The battery cover falls off too easily. This is fixed using cellophane tape.

The keyboard back light is controlled by a light sensor to save battery power but sometimes its erratic.

The camera is slow at taking pictures and the pictures seem grainy when taken in dim light. The camera seems to work faster after the first picture is taken.

The voice quality of phone calls is excellent on both sides of the conversion. For comparison, the voice quality on the Blackberry Curve sounds muffled. I prefer using a hands free Bluetooth connection when driving. The Bluetooth address book worked fine on every device that I tried. The Droid never dropped a phone call.

The Droid is heavier than the iPhone. The additional weight is due to the large removable battery. Most reviews attribute the weight to the physical keyboard.

A lot of people complain that the battery life is too short, but I think this complaint is unreasonable. The display is a power hog and will drain the battery within two hours if left constantly on. With the display off, the battery will last for days. Maybe the battery would last longer if Motorola would lower the minimum brightness setting. The lowest screen setting is too bright in a dark room.

Car-Home ScreenFree Navigation (Beta) Application

The free voice navigation application was introduced with Android software version 2.0. It was a well kept secret and caught the GPS industry by surprise.

The most common way to launch GPS navigation is through the car-home screen, press voice search, say "Navigate to pizza in Palo Alto" and off you go. It took me five days to drive to Palo Alto from Chicago. Seriously, if you've never experienced it, it's amazing.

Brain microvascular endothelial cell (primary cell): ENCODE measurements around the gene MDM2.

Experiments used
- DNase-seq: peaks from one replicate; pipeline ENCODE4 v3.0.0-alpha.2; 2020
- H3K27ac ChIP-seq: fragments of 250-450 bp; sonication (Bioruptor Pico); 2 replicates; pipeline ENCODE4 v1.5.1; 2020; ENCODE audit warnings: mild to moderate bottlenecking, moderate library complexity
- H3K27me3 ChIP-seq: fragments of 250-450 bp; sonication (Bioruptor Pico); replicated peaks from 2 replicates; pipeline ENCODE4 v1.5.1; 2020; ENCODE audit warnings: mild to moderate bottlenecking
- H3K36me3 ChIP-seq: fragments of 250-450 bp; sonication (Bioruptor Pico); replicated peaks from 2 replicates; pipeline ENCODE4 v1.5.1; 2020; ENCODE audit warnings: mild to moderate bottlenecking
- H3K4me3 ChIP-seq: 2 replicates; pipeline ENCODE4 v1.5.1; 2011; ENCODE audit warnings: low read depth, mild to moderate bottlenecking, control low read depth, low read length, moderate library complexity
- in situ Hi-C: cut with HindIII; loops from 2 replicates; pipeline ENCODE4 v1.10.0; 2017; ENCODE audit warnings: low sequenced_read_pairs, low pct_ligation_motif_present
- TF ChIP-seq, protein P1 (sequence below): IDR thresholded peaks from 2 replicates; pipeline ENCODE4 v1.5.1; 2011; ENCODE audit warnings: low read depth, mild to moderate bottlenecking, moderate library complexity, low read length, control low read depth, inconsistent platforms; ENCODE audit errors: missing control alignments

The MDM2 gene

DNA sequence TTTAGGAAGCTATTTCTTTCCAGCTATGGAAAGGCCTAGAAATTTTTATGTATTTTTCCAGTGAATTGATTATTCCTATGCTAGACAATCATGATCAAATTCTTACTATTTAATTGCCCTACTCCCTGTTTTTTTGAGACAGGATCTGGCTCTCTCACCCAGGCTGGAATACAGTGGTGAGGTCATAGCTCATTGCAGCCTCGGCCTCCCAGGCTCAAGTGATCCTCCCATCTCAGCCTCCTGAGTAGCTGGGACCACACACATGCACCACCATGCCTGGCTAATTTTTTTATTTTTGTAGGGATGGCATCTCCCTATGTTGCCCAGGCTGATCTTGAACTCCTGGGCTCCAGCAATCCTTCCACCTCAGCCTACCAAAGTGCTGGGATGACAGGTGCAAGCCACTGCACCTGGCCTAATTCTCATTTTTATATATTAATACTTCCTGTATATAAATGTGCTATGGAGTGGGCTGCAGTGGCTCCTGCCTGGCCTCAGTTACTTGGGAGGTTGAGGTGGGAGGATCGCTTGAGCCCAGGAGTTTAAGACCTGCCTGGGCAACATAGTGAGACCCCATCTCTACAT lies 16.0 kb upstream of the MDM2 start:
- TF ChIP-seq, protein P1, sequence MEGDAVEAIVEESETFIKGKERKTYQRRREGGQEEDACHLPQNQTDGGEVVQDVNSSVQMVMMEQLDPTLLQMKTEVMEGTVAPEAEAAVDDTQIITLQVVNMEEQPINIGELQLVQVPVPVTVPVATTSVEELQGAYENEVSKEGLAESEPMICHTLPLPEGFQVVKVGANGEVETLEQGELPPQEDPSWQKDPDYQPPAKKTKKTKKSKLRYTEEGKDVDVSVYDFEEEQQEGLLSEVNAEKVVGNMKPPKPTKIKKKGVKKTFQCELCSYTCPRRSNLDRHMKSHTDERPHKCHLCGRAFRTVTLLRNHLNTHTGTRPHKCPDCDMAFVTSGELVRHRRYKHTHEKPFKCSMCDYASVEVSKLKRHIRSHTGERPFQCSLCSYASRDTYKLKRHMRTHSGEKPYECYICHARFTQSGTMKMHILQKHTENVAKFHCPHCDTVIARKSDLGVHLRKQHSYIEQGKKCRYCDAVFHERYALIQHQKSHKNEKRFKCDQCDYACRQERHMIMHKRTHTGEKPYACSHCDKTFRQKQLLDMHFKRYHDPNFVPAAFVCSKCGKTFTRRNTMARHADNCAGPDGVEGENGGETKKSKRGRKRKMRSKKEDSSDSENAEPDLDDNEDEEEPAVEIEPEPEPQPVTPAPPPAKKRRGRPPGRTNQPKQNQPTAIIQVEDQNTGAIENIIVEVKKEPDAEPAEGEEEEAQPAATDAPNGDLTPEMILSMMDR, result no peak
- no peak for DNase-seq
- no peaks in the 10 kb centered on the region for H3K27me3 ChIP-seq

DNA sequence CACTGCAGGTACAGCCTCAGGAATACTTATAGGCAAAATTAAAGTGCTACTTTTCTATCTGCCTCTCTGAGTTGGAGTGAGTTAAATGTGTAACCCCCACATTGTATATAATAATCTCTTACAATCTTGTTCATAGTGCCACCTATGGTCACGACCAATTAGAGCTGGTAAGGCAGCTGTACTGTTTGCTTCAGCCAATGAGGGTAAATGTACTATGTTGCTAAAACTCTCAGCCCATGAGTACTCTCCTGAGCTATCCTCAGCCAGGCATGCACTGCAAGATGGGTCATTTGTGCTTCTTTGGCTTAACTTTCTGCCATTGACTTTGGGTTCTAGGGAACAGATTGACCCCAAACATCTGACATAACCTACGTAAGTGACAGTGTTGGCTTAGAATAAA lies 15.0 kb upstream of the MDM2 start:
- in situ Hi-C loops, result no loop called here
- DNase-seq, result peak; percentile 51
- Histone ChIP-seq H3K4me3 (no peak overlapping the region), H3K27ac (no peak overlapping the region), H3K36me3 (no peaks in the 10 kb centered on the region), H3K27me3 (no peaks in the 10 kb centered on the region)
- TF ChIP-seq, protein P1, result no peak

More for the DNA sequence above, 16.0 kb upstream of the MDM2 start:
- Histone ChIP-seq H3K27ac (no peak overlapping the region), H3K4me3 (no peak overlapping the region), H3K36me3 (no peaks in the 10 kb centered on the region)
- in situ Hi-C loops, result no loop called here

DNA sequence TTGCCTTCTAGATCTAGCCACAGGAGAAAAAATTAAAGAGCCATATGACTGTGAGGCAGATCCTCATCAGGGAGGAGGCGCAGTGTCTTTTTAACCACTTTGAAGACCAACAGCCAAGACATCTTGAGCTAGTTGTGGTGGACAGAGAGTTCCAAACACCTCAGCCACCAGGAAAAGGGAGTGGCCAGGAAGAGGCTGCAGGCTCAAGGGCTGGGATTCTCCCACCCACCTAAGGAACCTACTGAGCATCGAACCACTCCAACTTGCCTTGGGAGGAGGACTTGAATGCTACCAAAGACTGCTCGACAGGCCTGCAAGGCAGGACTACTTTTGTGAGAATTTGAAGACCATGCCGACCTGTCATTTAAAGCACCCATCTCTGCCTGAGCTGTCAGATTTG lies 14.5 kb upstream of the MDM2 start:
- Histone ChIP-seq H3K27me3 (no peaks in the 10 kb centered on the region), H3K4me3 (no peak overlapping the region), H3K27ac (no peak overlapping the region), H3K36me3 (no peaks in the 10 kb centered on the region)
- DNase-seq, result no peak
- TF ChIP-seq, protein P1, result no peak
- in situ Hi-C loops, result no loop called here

In navigation mode the display stays on and speech comes out the rear speaker.

The navigation app works by downloading maps and routing instructions from the phone network or WiFi connection. After the information is loaded you don't need a wireless connection.

As you follow the voice instructions, the screen automatically tracks your location using the built-in GPS receiver. The GPS receiver is as accurate and sensitive as any PND (Personal Navigation Device).

If you drive off route, the Droid will get new routing instructions through the wireless connection. It's seamless and I noticed no delay.

If you drive off route and a wireless connection is not available, no voice warning is given. The display shows "Follow the Route" but the maps will continue to track your location.

If you drive back on route, the voice instructions will resume.

If you receive a phone call during the trip, the voice instructions will continue even though the Verizon network can not do voice and data concurrently.

I-43Street View of I-43Satellite View of I-43Touching the display stops screen tracking. It is not obvious how to resume screen tracking. This is one of the few applications that includes online help and its quite good. Click here to see the online help.

The navigation application doesn't do everything that a PND does, but it does enough well enough that you don't need a PND.
For example, it doesn't show your arrival time, but it shows estimated driving time and updates it as you get closer to your destination. There's no night time display or speed warnings.

When you arrive at your destination it shows a picture of your destination, which is a nice touch.

Additional menus allow the choice of routing by automobile, public transportation or on foot. Icons showing restaurants, cash machines, parking, etc. can be enabled or disabled.

On several trips it took me unnecessarily out of my way, but it got me to my destination.

The voice directions are in a female voice and for the most part are clear and include spoken street names. Often the street name is spoken twice. I think this is a bug, but its still helpful.

The mobile mount (not included) uses a suction cup and contains magnets that automatically launch the car-home screen when the Droid is mounted. It will not work with my rubberized case cover.